Vernal Equinox - Passover - Easter - Nowruz

The Vernal Equinox is the day that the sun passes from south to north over the equator as the earth proceeds in its annual journey around the sun.
Day and night are of equal length and, in the northern hemisphere, days begin to be longer than nights . In all calendars this is the start of Spring, and in most cultures is the cause of celebration.
In the year 2017, the exact time of the Equinox was March 20, 10:29 UTC* (Universal Coordinated Time).
2017 is unusual because Jewish Passover, Christian Easter, and Eastern Orthodox Easter all coincide, Passover April 10-18; Easter Sunday April 16

*NOTE Universal Coordinated Time is commonly known as Greenwich Mean Time. Therefore local time for the Vernal Equinox depends upon the Time Zone. For example: 10:29 UTC = 6:29 (6:29 a.m.) in New York (EDT). Of course, south of the equator days start getting shorter - southern autumn.

Early civilizations

In ancient Babylon, about 4,000 years ago, the New Year celebration Akitu began with the first New Moon after the Vernal Equinox and was a festival celebrated for a whole week. The first month was called Nissanu.

In ancient Persia, at least 3,000 years ago, the start of the year was celebrated on the day of the Vernal Equinox. The holiday Nowruz is still celebrated today, although Ayotollah Khomeini tried (without success) to ban it after the Iranian Revolution in 1979.

In ancient Rome, the New Year and spring started at the beginning of March. The New Year was celebrated as the festival of Juno Lucina, who was a goddess of light and childbirth. On the 17th of March, Romans celebrated the Ludi Liberales with public games for the fertility god Liber. On the 22 of March, a procession carried palms to the shrine of the mother goddess Cybele.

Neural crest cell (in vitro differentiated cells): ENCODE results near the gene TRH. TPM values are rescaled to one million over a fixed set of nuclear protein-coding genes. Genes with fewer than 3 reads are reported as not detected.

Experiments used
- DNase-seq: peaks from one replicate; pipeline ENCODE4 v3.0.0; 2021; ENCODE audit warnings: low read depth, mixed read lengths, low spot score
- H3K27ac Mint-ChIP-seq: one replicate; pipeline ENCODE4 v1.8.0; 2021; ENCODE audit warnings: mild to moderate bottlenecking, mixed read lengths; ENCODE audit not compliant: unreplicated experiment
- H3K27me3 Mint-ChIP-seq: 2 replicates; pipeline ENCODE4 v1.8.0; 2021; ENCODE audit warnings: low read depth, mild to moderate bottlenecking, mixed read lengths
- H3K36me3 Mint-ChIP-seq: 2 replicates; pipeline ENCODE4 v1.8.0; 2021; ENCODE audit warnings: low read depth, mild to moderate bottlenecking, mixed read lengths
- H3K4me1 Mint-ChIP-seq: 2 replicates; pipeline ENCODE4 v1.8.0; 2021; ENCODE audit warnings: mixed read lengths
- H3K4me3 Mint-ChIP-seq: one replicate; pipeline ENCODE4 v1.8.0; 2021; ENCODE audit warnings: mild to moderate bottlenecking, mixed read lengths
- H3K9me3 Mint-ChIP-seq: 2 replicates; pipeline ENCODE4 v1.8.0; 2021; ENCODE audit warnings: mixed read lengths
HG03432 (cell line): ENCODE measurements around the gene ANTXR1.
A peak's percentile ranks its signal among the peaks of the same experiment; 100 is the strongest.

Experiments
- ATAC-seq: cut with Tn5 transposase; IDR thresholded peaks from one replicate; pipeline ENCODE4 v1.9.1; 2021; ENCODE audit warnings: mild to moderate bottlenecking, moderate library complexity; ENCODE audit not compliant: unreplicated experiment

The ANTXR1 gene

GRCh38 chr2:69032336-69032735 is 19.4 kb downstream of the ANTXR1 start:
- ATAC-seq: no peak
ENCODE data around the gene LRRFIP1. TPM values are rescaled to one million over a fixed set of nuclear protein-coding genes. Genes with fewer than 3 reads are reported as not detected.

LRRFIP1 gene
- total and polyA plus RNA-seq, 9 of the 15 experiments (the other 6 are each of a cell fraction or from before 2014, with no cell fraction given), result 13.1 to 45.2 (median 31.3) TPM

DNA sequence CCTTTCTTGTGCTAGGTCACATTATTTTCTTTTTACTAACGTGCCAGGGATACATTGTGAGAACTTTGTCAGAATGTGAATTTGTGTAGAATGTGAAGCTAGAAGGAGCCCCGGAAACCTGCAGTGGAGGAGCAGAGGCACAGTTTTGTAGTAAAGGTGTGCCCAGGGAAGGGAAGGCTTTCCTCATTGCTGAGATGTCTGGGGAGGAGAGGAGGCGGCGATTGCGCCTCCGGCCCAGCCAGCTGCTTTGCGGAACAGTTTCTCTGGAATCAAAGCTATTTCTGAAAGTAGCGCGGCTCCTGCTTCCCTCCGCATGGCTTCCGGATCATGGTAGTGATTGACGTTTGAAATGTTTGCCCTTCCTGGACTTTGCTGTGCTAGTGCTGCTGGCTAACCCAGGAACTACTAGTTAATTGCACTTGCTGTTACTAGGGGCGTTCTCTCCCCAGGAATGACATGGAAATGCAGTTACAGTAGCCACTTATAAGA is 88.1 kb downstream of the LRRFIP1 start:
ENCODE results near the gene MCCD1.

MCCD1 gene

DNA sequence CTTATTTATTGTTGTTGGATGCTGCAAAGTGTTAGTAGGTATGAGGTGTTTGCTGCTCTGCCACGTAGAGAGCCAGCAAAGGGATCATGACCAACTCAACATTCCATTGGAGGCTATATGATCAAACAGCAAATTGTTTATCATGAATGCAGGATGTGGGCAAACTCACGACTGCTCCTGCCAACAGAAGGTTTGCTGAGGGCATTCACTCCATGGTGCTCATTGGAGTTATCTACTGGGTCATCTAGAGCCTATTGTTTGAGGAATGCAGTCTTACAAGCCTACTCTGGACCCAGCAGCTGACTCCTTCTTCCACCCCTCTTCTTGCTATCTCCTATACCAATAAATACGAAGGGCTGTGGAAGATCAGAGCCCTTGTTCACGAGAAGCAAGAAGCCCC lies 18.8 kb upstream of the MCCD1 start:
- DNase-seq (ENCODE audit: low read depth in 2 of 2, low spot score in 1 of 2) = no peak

Hebrew Passover - Pesach

The Jewish Passover is celebrated in the early spring, from the 15th through the 22nd of the Hebrew month of Nissan. It commemorates the 40-year long Exodus of the Jews from slavery in ancient Egypt.
Passover is a spring festival, so the 14th day of Nisan begins on the night of the full moon after the Vernal Equinox, hence it is also called Chag he-Aviv, the Spring festival. During Passover only unleavened bread Matzo may be eaten, and any leavened grain must be cleaned from the house before the holiday begins. During the ceremonial dinner Seder on the first night of Passover, four glasses of wine should be drunk at proscribed times during the meal.

Christian Easter - Pascha

Easter Sunday commemorates the Resurrection of Jesus Christ, who was Crucified on the preceeding Friday. It is the most festive of all Christian holidays, especially so in the predominantly Catholic or Orthodox countries of central and eastern Europe (see Easter in Europe).
It is the first Sunday after the full moon that follows the Vernal Equinox. Although Christ's Crucifixion occurred during the Passover, Easter does not always coincide with the Hebrew Passover because of difference between the Gregorian and Hebrew calendars. In 2017 the two festivals actually coincide.
The week long observance of Easter starts on Palm Sunday during which palm leaves (in central Europe twigs of budding willow trees) are blessed at Mass. It commemorates the arrival of Jesus in Jerusalem for the observance of Passover. Holy Thursday commemorates the Last Supper at which Jesus observed the Seder with his disciples. Holy Friday is a day of mourning commemorating His Crucifixion.